As far as we've come with in-car infotainment and interfaces over the past decade or so, we still have a long way to go — as most current systems show. Whether it's high-end brands like Mercedes-Benz with its kludgy COMAND system, which we hope will be replaced with the MBUX platform revealed at CES, or more mainstream vehicles like Hondas (with their frustrating, knobless Display Audio interface), getting the kind of content and ease of use in the car that we're used to having on other connected devices is far too complex and sometimes costly.

While Apple and Google have tried to ride to the rescue with CarPlay and Android Auto, respectively, they're limited solutions. No automaker or tech supplier has been able to deliver an easy, economical, flexible and non-distracting infotainment solution. But Bosch could be closing in on this elusive goal, given the digital cockpit concept demo I recently received at CES.

Displayed in a Cadillac Escalade, the concept featured five interconnected color screens: one in the instrument cluster, two in the center console, and two more in the front-seat headrest for second-row passengers. The digital cockpit concept demo had cool features such as haptic-feedback touch-screen controls that created an edge-like feeling similar to a physical button, facial recognition to confirm driver credentials, and the intelligence to know the location of a phone in the car to lock it out to keep the driver from texting.

The most significant aspect of the Bosch digital cockpit concept wasn't visible — but shows the company's vision for a future of seamless, convenient, cost-effective and safe in-car infotainment. It's powered by a single electronic control unit (ECU) that can simultaneously run multiple operating systems and also separates vehicle and infotainment controls for critical safety and cybersecurity reasons.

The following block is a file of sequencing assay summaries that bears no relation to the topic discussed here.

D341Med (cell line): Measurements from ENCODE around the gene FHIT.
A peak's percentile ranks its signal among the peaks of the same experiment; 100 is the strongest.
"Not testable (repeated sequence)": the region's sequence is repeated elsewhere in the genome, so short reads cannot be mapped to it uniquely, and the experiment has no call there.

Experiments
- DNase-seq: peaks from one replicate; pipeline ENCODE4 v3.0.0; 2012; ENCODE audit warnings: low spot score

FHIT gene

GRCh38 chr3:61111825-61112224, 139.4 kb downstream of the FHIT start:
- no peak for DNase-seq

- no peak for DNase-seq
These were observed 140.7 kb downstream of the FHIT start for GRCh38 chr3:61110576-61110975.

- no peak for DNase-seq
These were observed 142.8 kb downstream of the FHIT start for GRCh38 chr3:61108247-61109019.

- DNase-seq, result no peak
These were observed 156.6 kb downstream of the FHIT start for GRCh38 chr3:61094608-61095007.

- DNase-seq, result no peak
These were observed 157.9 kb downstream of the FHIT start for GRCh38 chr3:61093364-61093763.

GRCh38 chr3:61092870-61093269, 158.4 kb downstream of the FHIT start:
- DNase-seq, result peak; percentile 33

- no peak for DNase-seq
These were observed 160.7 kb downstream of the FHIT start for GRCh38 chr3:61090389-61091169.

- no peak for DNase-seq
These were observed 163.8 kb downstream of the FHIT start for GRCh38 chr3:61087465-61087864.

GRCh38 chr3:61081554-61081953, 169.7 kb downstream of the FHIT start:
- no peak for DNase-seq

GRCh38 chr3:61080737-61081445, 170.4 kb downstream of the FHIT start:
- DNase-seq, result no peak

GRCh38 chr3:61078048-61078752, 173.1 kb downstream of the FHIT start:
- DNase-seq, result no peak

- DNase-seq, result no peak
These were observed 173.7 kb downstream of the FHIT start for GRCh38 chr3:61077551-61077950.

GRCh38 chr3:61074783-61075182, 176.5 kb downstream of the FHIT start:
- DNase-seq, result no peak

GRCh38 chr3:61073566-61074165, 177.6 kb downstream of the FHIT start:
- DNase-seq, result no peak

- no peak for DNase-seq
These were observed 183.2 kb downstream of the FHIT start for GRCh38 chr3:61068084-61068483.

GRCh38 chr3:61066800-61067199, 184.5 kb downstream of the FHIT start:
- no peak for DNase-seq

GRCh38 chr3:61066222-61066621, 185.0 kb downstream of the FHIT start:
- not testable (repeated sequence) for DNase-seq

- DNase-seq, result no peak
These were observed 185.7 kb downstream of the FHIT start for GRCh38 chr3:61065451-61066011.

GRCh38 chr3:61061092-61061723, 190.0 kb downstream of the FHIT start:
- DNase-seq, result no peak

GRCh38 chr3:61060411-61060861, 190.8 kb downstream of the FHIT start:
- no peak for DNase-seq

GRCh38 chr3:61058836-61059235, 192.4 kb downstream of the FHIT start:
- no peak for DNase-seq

Most modern cars can have as many as 100 separate ECUs, Philip Ventimiglia, product manager for Bosch Car Multimedia North America, explained at CES, and several just for infotainment functions. "The goal is to reduce that to about 10 so that we can save cost throughout the vehicle and enable new technologies," he added.

"OEMs want to put more technology into cars, but it costs money," Ventimiglia said. "So if we can create systems that cost quite a bit less, then that gives the OEMs the opportunity to add new features."

Ventimiglia used surround-view cameras as example of a feature that could be brought to more cars by cutting complexity. "There's usually a separate ECU in the car for a surround-view camera," he noted. "If we can integrate that into a single system — we already have the processing power and can handle the video feeds and display it on one of the car's screens — that significantly helps to save money on each vehicle."

But just adding new features isn't the answer — as anyone who has used, say, the Lexus Remote Touch interface and Enform infotainment system can tell you. Accessing features and content in the car needs to be as straightforward as using your smartphone, and leveraging its connectivity and familiarity with an individual user's needs.

"Right now, we have all our information on these devices," Dr. Stefan Hartung, a member of the board of management for Robert Bosch GmbH, said in an interview at CES, pointing to my iPhone. "The car is one of your living spaces. You want to have total access to your communication, entertainment and other information while driving, but not become distracted."

Easier said than done, as automakers and tier-ones have discovered. But Bosch said that the pieces are already in place to make changes to vehicle architecture and connectivity, and that the digital cockpit concept is ready for production.

Bosch added that the digital cockpit concept could be in vehicles by 2020 if automakers give it the green light, and Hartung confirmed that Bosch is "partnering with OEMs to get this into the car." Considering the current state of vehicle infotainment, it can't come soon enough.

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